Utility Survey Corp. was contracted to locate underground transite pipes at a school property. Transite pipes contain asbestos and could be a potential environmental concern. The goal was to find them for removal.
The transite pipes were used as HVAC ducts for a building and there were about a dozen air vents around its perimeter. The underground transite pipe ducts were supposed to connect these vents to a basement where air was supplied. However, the exact routes of these ducts was unknown.
A ground penetrating radar (GPR) survey was conducted by Utility Survey Corp. Although the ground surface was covered by concrete slabs, it turned out that the GPR penetrating depth was good in the majority of the survey area, and a number of underground pipes were detected. Since the purpose of the survey was to find only these transite pipe ducts, properly identifying them among all the other detected pipes was necessary.
Through initial screening, some pipes were ruled out due to incorrect properties that were instead related to metallic piping/conduits, incorrect burial depths, etc. However, it's suspected that there might be storm drain pipes with similar GPR data signatures and buried in similar depths to those of transite pipe ducts. Also, the ground level of the survey area was not uniform and it's uncertain whether all the transite pipes have the same diameter. All these factors make it difficult to separate ducts from storm drain pipes through the initial GPR scanning.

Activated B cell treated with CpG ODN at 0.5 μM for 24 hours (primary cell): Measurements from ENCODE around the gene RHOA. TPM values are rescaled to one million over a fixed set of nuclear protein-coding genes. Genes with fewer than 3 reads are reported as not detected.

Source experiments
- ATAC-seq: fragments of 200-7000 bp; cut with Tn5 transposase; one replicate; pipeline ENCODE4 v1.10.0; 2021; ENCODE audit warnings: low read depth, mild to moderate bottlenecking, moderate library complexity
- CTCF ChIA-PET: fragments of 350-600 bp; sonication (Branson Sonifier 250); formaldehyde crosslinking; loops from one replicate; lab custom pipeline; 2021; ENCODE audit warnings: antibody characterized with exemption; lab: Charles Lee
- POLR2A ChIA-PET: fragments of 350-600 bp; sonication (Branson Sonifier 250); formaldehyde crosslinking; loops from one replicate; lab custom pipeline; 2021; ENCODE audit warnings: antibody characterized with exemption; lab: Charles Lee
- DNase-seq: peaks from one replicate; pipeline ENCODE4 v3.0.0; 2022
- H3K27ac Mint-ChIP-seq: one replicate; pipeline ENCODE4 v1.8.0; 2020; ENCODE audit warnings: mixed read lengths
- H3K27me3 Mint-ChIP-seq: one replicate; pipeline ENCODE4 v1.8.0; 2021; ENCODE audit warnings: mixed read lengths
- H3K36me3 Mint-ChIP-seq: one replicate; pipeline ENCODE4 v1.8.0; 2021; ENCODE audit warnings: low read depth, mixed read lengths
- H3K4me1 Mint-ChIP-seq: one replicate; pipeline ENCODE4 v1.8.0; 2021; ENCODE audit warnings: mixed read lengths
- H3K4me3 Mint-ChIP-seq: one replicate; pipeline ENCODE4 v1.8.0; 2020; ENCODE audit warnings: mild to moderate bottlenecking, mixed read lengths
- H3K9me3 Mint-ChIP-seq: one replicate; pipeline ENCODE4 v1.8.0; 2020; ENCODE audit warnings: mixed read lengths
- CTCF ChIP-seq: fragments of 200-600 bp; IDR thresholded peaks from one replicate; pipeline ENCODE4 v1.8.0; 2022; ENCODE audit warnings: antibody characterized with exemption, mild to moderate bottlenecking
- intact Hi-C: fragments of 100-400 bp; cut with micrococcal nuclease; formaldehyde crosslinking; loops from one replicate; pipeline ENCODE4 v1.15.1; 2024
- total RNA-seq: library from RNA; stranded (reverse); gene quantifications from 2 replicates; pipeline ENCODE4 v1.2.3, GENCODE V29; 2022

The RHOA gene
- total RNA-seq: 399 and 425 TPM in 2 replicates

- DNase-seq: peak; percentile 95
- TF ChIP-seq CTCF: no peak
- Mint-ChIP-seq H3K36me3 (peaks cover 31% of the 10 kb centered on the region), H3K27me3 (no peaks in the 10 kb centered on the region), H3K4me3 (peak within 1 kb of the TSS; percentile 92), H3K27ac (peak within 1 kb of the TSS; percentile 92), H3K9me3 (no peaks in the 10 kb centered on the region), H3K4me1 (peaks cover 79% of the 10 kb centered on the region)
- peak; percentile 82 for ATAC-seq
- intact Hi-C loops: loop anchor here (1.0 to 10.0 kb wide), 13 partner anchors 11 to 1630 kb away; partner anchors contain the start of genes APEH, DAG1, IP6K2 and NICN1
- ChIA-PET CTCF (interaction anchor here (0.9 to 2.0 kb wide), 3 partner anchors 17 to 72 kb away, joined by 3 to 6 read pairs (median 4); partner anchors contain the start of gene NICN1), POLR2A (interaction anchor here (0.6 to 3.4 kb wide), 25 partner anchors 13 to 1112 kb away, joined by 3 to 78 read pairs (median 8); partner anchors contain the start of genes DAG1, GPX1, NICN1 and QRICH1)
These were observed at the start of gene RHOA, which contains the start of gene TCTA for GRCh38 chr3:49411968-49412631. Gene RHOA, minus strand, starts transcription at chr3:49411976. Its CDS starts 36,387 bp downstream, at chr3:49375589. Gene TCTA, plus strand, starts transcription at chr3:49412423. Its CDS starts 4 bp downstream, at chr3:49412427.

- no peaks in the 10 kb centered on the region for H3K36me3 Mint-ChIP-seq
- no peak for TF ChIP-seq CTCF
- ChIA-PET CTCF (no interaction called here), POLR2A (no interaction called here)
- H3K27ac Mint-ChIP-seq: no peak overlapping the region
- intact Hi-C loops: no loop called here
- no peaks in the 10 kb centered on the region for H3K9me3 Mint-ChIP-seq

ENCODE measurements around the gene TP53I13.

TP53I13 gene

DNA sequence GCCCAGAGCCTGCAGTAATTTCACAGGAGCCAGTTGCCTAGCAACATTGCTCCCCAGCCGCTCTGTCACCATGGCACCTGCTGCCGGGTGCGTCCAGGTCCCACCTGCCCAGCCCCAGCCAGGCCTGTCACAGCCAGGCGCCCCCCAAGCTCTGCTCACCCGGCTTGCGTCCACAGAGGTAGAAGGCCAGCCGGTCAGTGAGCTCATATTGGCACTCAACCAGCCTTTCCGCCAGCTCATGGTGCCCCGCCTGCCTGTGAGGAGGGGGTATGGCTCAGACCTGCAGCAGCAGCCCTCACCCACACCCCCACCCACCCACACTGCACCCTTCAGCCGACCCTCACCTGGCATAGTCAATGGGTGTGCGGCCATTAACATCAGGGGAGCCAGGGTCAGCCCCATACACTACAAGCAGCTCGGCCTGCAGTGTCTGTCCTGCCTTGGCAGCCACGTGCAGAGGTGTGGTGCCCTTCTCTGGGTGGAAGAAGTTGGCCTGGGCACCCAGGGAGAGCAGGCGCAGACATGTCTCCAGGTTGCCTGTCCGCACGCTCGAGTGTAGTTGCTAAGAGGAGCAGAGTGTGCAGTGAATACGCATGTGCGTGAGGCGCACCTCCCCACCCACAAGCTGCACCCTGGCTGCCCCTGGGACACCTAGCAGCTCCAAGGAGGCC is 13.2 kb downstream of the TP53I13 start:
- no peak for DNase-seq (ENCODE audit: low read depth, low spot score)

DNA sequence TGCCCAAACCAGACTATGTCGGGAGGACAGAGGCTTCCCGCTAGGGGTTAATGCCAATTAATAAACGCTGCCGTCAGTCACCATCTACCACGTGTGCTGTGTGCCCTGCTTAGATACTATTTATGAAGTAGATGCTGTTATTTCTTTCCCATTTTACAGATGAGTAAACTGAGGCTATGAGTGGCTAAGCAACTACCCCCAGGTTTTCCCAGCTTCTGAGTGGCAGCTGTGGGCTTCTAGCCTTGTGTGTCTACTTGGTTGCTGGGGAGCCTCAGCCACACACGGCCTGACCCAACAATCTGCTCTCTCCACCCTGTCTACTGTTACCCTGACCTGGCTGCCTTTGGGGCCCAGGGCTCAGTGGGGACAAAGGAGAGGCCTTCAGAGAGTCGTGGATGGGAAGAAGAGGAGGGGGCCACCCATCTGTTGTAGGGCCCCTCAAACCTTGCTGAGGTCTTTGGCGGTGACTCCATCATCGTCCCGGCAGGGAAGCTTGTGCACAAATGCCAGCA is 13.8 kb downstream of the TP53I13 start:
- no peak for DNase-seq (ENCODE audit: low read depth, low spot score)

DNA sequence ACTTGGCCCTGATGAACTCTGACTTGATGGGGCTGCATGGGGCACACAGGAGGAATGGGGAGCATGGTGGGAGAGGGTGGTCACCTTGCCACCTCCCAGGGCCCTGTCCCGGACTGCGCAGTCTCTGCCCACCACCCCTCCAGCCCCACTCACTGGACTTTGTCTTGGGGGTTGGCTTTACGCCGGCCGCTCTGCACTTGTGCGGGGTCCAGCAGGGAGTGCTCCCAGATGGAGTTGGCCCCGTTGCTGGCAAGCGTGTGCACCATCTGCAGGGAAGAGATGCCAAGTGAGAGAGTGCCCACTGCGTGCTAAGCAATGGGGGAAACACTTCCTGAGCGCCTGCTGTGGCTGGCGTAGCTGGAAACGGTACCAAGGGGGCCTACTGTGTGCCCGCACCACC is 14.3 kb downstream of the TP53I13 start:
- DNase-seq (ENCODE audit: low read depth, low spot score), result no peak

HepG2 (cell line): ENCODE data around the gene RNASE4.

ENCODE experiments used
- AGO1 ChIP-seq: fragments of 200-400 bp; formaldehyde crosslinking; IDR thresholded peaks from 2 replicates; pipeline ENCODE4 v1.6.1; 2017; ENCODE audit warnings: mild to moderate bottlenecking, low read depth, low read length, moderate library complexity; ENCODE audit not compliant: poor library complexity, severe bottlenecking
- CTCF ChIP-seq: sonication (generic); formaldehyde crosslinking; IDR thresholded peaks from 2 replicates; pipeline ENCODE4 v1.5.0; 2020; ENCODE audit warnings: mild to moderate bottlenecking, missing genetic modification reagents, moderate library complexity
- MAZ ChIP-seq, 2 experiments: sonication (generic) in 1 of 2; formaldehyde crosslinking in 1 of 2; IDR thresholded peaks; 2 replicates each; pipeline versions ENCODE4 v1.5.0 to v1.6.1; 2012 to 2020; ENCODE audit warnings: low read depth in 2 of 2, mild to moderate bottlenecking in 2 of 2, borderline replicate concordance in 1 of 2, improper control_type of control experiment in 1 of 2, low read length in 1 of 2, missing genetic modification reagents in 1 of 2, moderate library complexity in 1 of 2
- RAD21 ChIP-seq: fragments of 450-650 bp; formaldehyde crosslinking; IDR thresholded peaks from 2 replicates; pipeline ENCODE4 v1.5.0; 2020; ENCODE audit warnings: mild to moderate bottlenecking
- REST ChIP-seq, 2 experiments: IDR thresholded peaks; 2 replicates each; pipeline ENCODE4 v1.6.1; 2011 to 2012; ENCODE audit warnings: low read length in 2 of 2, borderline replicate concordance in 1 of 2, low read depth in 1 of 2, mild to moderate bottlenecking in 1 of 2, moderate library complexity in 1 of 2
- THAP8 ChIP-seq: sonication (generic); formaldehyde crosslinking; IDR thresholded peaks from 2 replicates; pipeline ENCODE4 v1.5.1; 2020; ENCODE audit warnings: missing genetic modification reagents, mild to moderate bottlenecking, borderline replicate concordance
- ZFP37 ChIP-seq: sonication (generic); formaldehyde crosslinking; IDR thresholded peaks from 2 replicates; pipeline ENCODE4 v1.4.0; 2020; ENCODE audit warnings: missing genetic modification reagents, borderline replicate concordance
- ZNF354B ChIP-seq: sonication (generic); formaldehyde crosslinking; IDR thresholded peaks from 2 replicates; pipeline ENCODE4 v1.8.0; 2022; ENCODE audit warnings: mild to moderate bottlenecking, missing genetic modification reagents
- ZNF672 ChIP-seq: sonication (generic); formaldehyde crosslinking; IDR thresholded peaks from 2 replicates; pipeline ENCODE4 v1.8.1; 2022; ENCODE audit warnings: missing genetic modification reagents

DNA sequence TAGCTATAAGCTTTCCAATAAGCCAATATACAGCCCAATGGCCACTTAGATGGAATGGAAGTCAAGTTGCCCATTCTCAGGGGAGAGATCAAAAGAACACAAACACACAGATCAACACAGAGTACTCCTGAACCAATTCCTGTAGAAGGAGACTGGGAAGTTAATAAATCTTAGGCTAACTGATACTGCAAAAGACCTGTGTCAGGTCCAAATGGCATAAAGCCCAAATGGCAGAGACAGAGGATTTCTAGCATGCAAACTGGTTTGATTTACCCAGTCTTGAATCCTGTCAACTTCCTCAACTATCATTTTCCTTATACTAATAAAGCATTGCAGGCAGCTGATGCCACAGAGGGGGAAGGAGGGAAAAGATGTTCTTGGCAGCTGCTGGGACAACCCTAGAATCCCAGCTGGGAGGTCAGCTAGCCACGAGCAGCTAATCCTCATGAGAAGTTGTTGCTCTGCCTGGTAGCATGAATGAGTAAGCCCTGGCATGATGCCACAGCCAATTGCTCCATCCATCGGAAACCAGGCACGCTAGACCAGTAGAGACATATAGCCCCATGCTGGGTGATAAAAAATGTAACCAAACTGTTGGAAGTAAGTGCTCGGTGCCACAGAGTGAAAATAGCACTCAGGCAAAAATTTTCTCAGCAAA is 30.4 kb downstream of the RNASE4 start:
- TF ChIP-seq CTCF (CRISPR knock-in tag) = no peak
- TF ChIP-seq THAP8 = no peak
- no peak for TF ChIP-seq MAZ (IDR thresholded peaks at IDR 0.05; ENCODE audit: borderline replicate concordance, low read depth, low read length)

Fortunately, a transite pipe had already been excavated at a location and it's found that there were steel hangers around it. The GPR scan was then conducted right along the top of detected pipes and the signatures of hangers were found at some of them but not the rest; the layout of these pipes with hangers turned out to fit well in the overall layout of the HVAC system. Thus the routes of transite pipe ducts were considered located successfully.
Below shows 3 GPR profiles of some detected pipes including the transite pipes at different locations.
From the GPR profiles, we can see that the signatures of transite pipes were not uniform in terms of reflection phases/amplitudes. It's probably due to different burial depths and overlaying materials. All these make it difficult to uniquely identify them without other evidences such as those from the hangers.
As with any other scanning tools, GPR is only a tool and by itself, it will not tell you what's underground. Whatever you get from GPR scanning needs interpretation. Ground truths about subsurface host materials and target characteristics are helpful and sometimes critical for proper interpretation. In this case, knowing the ducts have hangers played an important role in identifying them.
That is why, at Utility Survey, each of our technicians follow our proprietary "10-Step Utility Locating Protocol™" which allows us to use all the tools we have.
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